5 Tips for Attending a Writers Conference

Checking in at CWC2015

We’re coming up on the last day to register for the 2016 Chicago Writers Conference (September 8), and there’s only two weeks to go before the big weekend! To help all our attendees prep for the event, we’ve compiled a list of the top five tips for attending a conference. We hope to see you there!

1. Have fun!

It’s a learning experience, but learning should be fun. Go with the goal of enjoying yourself.

2. Be open to whatever the experience is

Many people sign up for conferences with the intent of landing an agent or getting a book deal. Not only does that rarely happen, but we’ve found that the greatest value comes from things that aren’t business- or publishing-related. It’s the new ideas you get, the friends and connections you make, the experiences you enjoy, and the lessons you take away.

3. Carry business cards

You’ll undoubtedly meet people who want to stay in touch with you. And for $20 or so, you can buy and print your own cards. Include your name, website or blog, twitter handle, email and phone number, at a bare minimum.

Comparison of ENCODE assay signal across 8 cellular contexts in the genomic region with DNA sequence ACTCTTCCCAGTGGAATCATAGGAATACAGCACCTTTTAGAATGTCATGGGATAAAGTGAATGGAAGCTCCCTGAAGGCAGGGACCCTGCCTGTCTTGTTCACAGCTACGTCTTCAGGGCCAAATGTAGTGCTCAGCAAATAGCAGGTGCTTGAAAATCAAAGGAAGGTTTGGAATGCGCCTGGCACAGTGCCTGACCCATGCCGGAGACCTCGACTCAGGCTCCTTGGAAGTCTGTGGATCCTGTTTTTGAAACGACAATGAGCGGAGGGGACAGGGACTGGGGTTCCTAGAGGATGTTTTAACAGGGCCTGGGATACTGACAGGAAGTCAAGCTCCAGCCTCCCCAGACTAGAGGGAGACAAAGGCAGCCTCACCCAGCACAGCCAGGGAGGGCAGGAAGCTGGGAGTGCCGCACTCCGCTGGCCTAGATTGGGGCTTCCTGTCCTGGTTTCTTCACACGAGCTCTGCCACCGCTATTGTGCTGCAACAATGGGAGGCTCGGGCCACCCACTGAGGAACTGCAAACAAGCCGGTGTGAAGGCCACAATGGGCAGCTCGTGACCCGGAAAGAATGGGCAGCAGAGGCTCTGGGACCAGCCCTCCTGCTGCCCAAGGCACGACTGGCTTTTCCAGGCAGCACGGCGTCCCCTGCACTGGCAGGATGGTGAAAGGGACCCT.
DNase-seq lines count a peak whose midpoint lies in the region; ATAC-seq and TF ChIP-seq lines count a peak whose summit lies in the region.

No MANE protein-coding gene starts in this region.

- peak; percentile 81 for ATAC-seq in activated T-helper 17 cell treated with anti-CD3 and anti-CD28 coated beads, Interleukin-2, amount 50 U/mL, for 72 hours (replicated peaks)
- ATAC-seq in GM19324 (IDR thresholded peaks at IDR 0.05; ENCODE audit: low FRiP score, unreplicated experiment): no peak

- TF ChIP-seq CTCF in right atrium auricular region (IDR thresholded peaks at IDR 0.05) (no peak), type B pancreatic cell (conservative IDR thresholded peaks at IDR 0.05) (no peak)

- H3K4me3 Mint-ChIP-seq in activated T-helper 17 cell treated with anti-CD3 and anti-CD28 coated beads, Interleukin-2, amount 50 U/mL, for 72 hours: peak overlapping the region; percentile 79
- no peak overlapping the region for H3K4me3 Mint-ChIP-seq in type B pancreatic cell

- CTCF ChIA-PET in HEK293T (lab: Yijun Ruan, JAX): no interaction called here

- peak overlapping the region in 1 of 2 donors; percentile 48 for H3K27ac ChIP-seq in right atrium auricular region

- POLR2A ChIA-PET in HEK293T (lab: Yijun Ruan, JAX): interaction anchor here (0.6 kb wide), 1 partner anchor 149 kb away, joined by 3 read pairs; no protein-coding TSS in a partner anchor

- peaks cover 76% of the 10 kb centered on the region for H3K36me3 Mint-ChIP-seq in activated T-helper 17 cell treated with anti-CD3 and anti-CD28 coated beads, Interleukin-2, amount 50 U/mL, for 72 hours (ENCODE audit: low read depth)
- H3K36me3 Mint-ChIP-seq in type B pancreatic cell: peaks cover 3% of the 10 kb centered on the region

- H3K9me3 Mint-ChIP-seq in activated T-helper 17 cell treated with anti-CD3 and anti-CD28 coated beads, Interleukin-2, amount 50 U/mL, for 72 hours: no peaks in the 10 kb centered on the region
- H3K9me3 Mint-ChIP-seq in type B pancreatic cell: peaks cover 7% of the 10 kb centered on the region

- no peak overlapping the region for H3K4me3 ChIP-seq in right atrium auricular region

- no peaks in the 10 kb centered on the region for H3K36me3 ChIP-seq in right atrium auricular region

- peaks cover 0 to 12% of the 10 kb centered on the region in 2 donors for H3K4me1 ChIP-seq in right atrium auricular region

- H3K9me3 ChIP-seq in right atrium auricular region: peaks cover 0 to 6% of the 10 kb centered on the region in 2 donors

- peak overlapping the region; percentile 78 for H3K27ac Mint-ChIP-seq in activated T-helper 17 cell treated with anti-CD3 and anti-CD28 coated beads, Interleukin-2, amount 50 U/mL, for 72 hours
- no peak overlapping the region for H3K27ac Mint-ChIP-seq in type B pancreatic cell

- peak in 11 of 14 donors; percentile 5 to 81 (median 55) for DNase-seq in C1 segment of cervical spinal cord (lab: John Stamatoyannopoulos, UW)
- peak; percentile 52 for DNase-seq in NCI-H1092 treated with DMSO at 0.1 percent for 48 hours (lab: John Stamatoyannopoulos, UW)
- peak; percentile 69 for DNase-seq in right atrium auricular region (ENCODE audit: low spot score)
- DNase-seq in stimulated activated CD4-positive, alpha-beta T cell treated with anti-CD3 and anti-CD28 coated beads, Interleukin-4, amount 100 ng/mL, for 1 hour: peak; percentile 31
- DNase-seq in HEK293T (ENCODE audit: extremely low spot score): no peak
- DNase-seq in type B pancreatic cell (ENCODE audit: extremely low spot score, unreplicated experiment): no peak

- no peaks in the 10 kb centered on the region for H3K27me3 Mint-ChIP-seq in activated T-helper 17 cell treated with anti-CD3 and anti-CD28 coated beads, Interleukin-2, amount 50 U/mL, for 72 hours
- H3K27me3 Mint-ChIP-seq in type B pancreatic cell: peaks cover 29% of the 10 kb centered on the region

Plus, if you offer freelance services you’d better have these! Conferences are a great opportunity to make connections with potential clients, and if they have no way to contact you, you won’t get their business.

4. Don’t bring your manuscript

There’s this lovely new thing called “email” and if a publishing professional wants to see your work, s/he will ask you to email the manuscript. You don’t want to lug it around all weekend, and they don’t want to carry it. And please, don’t insist an editor, agent, or publisher look at your work. They will ask if they want to see it, really. You want to remain in their good graces. Remember your manners. Ah, yes…

5. Remember Your Manners

Cell phones on silent, no yakking during the sessions, if you need to take a call or talk about Suzy’s baby shower, leave the room, please. We’d rather you didn’t text through a panel or talk, and no recording a session. No cutting in the lunch line, no bad-mouthing.  All that good stuff.

This post is just a starter. Other best practices abound! Check out what other writers have said:

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